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ShotSpotter in the cross hairs

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Boston Police Commissioner Michael Cox stands at a podium during a press conference. (Photo by Michael Jonas)

CommonWealth Beacon, May 2024

Gunshots ring out in a densely populated city neighborhood. Within seconds, based on data from an array of sound sensors deployed in the area, police are able to pinpoint the exact spot where the gunfire happened and dispatch the nearest officers to the scene, giving them a leg up in the race to catch the shooter and help any victims. It’s hard to imagine why anyone would oppose having that kind of technological aid in the public-safety toolkit. But the evidence supporting gun detection technology, which has landed in scores of US cities, is not nearly that clear-cut, with the most comprehensive study to date suggesting it confers no public safety benefit.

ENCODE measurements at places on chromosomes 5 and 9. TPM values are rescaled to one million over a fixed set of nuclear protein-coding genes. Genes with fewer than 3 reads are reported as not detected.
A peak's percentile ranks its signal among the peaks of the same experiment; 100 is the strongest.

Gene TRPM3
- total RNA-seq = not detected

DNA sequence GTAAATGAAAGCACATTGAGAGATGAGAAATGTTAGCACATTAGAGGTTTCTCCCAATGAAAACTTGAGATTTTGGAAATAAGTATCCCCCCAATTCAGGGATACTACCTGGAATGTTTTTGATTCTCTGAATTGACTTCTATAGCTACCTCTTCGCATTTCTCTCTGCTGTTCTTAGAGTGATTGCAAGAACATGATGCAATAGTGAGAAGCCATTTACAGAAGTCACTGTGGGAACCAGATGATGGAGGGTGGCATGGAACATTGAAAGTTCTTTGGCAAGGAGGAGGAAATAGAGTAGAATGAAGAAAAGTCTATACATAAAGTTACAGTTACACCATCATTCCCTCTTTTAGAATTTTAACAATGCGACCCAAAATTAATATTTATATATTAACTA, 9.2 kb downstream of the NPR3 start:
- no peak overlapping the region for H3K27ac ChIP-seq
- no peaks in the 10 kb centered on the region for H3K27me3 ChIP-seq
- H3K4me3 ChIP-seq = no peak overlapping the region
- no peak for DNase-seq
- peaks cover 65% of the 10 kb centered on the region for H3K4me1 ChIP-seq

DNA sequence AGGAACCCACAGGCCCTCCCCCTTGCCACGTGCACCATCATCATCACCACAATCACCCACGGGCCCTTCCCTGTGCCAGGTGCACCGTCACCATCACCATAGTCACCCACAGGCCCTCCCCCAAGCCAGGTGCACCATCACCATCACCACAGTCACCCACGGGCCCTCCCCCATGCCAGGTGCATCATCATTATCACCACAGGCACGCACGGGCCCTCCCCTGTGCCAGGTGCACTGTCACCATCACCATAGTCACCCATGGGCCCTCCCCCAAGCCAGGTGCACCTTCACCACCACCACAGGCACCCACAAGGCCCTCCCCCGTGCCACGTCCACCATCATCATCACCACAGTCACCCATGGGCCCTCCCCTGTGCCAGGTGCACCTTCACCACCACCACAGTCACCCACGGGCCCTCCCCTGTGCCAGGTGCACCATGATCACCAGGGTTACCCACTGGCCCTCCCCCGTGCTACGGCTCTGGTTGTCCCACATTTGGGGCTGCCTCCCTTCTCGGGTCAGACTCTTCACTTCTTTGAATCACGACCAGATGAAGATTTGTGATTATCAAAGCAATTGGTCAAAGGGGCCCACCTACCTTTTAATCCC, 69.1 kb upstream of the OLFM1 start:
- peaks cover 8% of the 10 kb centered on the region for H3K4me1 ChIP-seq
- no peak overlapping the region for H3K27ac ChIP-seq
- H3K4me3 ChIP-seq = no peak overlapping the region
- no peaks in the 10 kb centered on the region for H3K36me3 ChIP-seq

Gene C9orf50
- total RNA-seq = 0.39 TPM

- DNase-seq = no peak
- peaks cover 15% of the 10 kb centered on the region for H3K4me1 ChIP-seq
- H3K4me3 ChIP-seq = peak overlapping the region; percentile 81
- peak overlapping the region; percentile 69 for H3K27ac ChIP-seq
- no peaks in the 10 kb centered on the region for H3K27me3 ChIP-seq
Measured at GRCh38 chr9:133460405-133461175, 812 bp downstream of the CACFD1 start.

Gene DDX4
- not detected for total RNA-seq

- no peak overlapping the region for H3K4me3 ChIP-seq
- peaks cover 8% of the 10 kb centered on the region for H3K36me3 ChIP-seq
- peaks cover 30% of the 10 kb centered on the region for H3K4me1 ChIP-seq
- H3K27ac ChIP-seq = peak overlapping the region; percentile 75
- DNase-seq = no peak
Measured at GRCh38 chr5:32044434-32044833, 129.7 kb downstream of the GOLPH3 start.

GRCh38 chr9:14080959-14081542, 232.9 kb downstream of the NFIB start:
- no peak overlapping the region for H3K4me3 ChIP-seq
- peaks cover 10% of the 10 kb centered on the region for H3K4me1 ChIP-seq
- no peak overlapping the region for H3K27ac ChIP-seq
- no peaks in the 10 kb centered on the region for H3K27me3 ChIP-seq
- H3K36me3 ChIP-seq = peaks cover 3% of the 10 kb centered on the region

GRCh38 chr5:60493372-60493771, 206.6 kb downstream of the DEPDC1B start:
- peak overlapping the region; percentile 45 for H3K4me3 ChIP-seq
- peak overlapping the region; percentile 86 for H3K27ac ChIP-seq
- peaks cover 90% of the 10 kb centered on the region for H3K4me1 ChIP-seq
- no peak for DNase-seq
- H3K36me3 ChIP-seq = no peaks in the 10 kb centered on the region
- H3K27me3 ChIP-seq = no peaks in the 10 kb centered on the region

Across the country, critics are raising questions about the impact of the high-tech gunfire locators on the heavily minority communities where they tend to be sited, asking whether they actually make those neighborhoods safer or just subject residents to more surveillance. The debate landed in Boston on Monday, where Police Commissioner Michael Cox faced tough questions at a City Council budget hearing about the city’s use of ShotSpotter, the brand name of the gun detection system the city has used since 2007. Cox told councilors the technology is “how we stay safe” and said it’s crucial to how officers are deployed in some areas. The accuracy of ShotSpotter is subject to wildly disparate claims. 

Continue reading at CommonWealth Beacon.

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